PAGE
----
The Legion, an armada of robot dogs, rule the neon-colored slums of Torch City with a literal iron fist. Anthropomorphic citizens called Furtizens are reluctant to accept this regime, but war hero Rayton the Rabbit has other plans. Armed with a giant robotic fist, he leads the fight to his battery-powered oppressors to foil a grand takeover while settling a personal score at the heart of the conflict. Knock a few heads in this side-scrolling action title and you’ll understand what the iron dogs learned the hard way: Rayton is one hell of a force to be reckoned with.
Throwing hands, or rather “hand”, with Rayton feels accordingly powerful and gets better as you unlock new attacks and combo strings. Performing powerful uppercuts, juggling opponents in mid-air, and then landing a charged punch to toss enemies across the screen never gets old. Despite the title of the game, you also carry two other types of weapons. A gigantic drill grinds enemies into lightning, while an electrified whip can tie up enemies while unleashing quick attacks like a one-armed Doctor Octopus. Mixing these three different fighting styles creates a plethora of fantastic attack combinations that only get deeper as you unlock their custom upgrade trees. Ancillary equipment like a rocket launcher and explosive decoys offer fun compliments on your main arsenal.
Oddly enough, the game has two identical parrying mechanics: one that consumes energy and one that you can do freely. Unfortunately, the free version requires you to flick the stick forward, which feels unnatural and unreliable. As a result, I often went headlong into attacks, and successful hits felt like stupid luck. The limited parry is mapped to a more appropriate shoulder button for ease of execution, but its deprivation of energy spoils an important aspect of the fight.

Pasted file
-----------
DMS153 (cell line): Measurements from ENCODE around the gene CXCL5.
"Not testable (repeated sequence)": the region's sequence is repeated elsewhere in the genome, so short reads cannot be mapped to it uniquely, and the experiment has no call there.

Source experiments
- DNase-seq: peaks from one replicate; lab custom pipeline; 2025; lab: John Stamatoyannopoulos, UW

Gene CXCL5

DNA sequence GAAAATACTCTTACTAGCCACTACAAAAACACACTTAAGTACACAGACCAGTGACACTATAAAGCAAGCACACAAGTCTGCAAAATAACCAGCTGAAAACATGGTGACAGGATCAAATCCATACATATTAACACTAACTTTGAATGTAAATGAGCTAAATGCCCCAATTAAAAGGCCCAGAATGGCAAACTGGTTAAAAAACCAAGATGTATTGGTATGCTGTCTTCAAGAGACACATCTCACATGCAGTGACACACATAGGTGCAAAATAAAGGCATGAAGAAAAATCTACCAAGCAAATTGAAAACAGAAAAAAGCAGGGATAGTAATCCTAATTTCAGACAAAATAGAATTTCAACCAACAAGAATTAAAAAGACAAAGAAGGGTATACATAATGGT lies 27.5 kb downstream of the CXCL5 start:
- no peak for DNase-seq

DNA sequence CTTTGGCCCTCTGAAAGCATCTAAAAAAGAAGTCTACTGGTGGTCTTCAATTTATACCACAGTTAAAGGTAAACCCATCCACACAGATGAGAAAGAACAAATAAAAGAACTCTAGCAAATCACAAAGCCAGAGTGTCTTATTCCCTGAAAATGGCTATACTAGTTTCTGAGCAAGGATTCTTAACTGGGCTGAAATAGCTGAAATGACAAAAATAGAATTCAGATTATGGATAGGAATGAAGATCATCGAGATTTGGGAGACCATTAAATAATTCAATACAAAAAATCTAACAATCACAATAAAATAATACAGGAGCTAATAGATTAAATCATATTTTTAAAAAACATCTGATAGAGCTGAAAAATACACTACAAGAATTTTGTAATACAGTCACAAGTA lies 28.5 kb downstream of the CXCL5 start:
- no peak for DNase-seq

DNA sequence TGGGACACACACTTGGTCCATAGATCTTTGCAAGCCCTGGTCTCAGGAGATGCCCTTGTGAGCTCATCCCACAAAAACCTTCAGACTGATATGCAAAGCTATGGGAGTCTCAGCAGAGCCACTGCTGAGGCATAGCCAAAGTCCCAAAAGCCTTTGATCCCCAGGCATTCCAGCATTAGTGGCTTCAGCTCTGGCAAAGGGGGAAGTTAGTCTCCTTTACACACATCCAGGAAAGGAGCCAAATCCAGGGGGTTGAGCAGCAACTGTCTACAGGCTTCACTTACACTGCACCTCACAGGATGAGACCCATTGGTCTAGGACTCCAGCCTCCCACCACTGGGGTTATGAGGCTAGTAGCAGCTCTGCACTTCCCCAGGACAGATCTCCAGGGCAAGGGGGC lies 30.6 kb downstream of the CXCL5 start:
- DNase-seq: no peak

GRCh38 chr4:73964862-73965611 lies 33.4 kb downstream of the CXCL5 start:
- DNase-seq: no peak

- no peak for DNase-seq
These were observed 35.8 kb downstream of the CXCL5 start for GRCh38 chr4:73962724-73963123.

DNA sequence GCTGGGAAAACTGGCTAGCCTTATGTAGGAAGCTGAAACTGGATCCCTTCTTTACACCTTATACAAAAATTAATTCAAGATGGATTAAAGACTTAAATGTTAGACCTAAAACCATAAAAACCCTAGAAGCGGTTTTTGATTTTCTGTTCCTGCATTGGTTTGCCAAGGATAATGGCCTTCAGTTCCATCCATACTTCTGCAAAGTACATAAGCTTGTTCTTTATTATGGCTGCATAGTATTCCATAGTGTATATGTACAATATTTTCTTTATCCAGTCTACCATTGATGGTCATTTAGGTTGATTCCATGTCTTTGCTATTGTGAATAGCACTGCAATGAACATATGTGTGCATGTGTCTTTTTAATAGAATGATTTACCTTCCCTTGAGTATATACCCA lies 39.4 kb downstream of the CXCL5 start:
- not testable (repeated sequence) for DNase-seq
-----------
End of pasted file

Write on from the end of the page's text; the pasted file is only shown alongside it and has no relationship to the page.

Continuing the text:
The robot enemies come in a variety of classes and challenged my mastery of the skills. Teleporting ninja frogs keep you moving, air towers force the fight into the sky, and metal samurai challenge you to deliberately think, parry, and strike at the right moment. I had a great time taking apart this villain’s gallery despite the challenge they present. However, sometimes they overcrowd the doors and slam as soon as you step into a room that feels cheap. Mini bosses and their bigger brothers will test the limits of your abilities and will take several tries to conquer them, but the challenge is rewarding and fair.
Exploring the expansive map consists of the standard “find the right skill to open doors” formula, but the smooth maneuverability makes it easy to get around. Rayton’s Double Jump, Wall Climb, and Air Dash are expected, but they’re well tuned and made me confident that I could survive the platform glove selection. It’s satisfying to dodge laser beams, rotating spiked platforms, and the murderous eye of a giant mechanical octopus. The rundown streets, billboard-laden homes, and quiet shopping district of Torch City are beautiful thanks to the attention to detail in every dirty brick. The adventure eventually takes you outside the walls and below to experience a welcome visual variety, such as snowy outposts and ancient temples. The areas are divided into separate mazes, which are mostly fun, but they could have more fast travel points. Warping from point A to point B often feels like choosing your poison, which long route to retread.
Even so, the world of FIST wants to be explored thanks to its abundance of rewards and collectibles. Shattering iron piggy banks explode into confetti of coins. Finding posters unlocks cosmetic skins for your weapons. Bringing scattered plant seeds to a young botanist will give you cash and unlockables. Rescuing an overhead thief from his repeated mistakes grants skeleton keys that can be used to open special chests. While the game is not lacking in proper side quests, smaller narrations, like encountering an enemy paper pusher who routinely offers new reasons why you should spare him, add flavor to the world. Even after spending two dozen hours on FIST, I itched to see what was around the corner.
FIST provides another fine example of an exploration-oriented side-scroller, and fans of the genre will find plenty to love. What it lacks in innovation it makes up for by implementing well-known ideas at a high level and letting them fall into a seductive world. Developer Bilibili has pulled a nice surprise out of his hat.